There are a number of loopholes in Guyana’s Local Content Policy which makes one wonder if it is another manifestation of Government’s tunnel-vision approach to national issues.

A perusal of the document exposes that it does not address directly, mid and down-stream petroleum sector opportunities along with other policy issues related to the upstream petroleum sector which relate to health, safety, security, environment, community impacts, and tax and fiscal matters. It also does not address other petroleum-related issues such as using the oil revenues received for national development and planning and getting the oil companies to be part of that process.

Of significance is the fact that the policy itself admits that it is just focused on upstream oil and gas activities. Looking beyond the upstream development of petroleum to the mid and downstream petroleum processing and refining sub-sectors, it also acknowledges that Guyana’s history has made its citizens acutely aware of the opportunities that can be lost through the export of raw, unprocessed commodities, imposed in part by the capacity limitations of its institutions, businesses and capital markets, among other things.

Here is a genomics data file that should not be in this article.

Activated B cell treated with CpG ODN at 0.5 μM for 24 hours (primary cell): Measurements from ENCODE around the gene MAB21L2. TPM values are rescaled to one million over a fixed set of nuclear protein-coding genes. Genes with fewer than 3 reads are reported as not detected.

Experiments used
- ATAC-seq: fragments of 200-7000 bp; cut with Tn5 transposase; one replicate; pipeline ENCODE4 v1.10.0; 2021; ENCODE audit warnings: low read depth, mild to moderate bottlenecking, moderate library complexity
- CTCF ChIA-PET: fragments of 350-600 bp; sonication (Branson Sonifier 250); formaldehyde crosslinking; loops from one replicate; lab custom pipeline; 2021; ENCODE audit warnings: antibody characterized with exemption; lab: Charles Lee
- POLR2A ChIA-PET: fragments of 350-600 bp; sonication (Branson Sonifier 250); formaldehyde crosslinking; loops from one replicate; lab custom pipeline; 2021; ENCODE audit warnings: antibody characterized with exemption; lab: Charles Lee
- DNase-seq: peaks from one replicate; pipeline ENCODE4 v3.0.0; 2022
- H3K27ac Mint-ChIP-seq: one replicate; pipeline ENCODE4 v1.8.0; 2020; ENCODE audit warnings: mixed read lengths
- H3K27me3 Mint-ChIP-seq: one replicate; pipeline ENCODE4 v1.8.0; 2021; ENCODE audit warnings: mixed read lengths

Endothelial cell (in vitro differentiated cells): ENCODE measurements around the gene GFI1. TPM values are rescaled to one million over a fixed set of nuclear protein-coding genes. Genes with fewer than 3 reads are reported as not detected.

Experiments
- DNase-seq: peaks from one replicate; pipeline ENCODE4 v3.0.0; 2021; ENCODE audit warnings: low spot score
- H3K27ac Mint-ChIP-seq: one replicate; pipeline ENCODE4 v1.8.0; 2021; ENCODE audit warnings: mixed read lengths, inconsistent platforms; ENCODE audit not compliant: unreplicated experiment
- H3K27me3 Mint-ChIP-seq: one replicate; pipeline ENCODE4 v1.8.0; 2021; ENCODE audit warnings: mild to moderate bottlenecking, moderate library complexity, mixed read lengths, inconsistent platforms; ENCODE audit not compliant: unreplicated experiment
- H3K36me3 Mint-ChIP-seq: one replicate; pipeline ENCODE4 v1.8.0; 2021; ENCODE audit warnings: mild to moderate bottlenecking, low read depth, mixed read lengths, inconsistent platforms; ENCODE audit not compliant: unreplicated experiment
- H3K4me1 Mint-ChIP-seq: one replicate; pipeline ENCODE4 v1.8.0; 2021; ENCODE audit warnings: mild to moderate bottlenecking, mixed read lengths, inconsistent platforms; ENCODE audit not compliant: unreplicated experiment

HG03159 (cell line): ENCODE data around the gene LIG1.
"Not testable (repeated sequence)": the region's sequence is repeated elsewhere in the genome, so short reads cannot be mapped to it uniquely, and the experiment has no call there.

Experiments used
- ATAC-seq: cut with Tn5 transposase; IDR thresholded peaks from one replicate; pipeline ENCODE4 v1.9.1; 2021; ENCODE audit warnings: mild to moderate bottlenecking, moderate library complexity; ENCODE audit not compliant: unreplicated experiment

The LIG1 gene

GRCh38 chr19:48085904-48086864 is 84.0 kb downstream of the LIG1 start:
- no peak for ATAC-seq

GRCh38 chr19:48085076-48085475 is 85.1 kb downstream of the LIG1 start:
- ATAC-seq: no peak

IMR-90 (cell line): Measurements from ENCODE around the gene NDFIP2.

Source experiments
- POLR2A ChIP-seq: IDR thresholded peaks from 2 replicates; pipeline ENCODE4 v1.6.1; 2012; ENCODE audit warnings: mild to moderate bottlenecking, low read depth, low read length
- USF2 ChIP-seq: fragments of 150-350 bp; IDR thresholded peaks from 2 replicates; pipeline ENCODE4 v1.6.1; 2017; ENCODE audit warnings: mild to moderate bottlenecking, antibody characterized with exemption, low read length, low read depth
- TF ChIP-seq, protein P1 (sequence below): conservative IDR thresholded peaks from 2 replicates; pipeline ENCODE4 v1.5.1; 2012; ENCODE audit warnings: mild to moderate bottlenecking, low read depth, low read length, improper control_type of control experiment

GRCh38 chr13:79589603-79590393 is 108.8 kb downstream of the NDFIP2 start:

At the same time, it notes that there are market-competitiveness risks when it comes to investing national income in mid and downstream petroleum opportunities in a small economy, especially in the context of a highly-competitive and volatile international market for petroleum-based products.

The policy notes that this is an important consideration and Guyana’s policy-makers are currently giving attention to these opportunities and risks.


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